Tasty Morsels of Critical Care 069 | Sub Arachnoid Haemorrhage

6 Feb

Welcome back to the tasty morsels of critical care podcast.

Nestled towards the end of Oh Chapter 51 we have a section dedicated to SAH. Given that a lot of ICU bed days are given over to managing SAH, I felt it might have warranted its own chapter. Indeed, looking at its prevalence in fellowship examinations it does seem that a fair deal of attention should be given to SAH. It stands apart from the usual intracranial bleeding where the typical  treatment and discussions are all focussed on supportive care and the the nuance only comes in when you get to BP management. Whereas in SAH you have a whole bunch of interesting and well proven interventions that can improve outcome for the lucky patients who haven’t already prognosticated themselves by presenting with a GCS of 3.

As a starter for 10: in which meningeal space in the brain do you find an SAH? The clue, thankfully  is in the name. The space between the brain adhering pia matter and the filmy arachnoid matter is where you’ll find an SAH. This is the space that CSF flows in from it’s genesis in the choroid plexi of the ventricles on its journey to reabsorption in the arachnoid granulations. Also in this space lies the cerebral vasculature that has a tendency to become aneurysmal and rupture arterial blood into this space.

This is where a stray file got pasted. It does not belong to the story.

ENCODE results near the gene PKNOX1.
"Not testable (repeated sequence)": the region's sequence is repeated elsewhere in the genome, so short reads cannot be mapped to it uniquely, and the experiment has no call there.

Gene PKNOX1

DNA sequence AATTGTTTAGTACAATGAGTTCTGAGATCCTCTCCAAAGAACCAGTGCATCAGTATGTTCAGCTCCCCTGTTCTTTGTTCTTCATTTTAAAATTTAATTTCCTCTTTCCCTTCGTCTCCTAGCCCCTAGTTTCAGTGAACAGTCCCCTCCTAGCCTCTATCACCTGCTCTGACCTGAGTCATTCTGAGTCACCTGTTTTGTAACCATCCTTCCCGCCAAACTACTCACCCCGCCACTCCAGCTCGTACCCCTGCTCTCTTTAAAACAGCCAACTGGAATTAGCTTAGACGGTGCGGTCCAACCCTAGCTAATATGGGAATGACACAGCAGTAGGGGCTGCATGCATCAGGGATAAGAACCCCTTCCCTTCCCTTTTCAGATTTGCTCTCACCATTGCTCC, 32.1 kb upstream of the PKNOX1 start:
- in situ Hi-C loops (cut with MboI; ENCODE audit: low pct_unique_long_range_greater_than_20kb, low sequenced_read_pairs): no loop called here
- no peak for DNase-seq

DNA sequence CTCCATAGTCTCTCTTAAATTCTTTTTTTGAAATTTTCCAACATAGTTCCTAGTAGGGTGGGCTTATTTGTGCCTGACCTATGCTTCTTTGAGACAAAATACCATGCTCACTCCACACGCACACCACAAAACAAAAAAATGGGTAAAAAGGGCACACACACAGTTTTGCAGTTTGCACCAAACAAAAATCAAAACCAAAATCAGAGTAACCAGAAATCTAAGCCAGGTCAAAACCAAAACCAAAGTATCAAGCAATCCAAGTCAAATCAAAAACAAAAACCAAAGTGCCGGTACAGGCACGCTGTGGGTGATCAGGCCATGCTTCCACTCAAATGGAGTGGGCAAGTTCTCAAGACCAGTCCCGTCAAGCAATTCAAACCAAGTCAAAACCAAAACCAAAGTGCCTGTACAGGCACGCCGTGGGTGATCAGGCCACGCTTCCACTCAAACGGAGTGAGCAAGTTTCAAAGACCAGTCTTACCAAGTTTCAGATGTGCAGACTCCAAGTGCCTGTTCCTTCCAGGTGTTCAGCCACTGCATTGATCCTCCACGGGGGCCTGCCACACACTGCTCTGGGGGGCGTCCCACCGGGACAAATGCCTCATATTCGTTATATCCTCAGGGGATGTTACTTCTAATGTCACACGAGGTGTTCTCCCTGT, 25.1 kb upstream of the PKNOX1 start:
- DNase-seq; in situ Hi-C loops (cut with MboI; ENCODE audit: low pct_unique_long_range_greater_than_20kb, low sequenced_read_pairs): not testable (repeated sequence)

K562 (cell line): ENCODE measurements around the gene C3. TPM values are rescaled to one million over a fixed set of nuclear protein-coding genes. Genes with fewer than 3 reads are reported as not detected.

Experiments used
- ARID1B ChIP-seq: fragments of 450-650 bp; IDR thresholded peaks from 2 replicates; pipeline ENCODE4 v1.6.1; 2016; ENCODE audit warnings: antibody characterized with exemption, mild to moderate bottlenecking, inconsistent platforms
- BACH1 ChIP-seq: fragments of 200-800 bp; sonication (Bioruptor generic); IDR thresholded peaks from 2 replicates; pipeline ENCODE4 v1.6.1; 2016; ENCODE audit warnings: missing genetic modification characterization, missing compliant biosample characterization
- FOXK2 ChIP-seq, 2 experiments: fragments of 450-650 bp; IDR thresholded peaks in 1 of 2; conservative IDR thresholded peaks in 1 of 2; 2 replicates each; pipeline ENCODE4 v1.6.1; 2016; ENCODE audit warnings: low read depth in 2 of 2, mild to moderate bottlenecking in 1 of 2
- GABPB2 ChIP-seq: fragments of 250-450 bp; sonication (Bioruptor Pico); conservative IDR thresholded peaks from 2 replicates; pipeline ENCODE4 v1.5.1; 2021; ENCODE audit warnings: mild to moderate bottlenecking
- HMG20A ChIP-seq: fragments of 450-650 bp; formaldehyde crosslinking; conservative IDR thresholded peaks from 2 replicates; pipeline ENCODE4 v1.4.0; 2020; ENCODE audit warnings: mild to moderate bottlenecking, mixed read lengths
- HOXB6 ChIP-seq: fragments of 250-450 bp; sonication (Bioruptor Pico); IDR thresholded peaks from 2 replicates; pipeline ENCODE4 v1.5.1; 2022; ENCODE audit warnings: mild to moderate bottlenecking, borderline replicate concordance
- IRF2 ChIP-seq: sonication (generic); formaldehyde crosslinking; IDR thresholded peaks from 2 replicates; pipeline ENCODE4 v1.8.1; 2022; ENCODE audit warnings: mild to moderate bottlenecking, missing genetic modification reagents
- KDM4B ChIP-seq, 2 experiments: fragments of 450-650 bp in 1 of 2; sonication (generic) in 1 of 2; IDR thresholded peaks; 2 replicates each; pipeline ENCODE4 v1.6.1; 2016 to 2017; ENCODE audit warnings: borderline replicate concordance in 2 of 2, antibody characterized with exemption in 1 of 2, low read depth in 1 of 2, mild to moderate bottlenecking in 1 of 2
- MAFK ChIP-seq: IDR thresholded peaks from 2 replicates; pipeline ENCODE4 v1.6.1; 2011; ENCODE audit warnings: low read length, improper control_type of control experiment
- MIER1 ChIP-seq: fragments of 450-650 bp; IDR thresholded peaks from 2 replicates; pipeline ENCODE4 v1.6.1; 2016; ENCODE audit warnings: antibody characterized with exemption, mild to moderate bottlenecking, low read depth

Blood in the sub arachnoid space is easily seen on a simple dry CT scan, particularly in the first few hours. It has now become a test so good that people would suggest that if you have a negative CT in the first 6 hrs then you probably can skip the de rigeur LP that has been all the rage for the past century. Though i’ll admit that that question is delving much more into the realm of EM than hard core crit care.

In a critical care exam type stem you might be faced with someone in their 60s with a history of poorly controlled hypertension, who smokes, takes cocaine and has polycstic kidneys. All of these are identified as risk factors for SAH, though such a combination, i imagine only exists on exams. In the stem they’re likely to have a reduced GCS in the 13-14 range with a BP of somewhere north of 170mmHg. You’ll be given a CT scan showing some diffuse SAH but you’re waiting on an angio etc… Imagine a question like: what are your immediate priorities in management.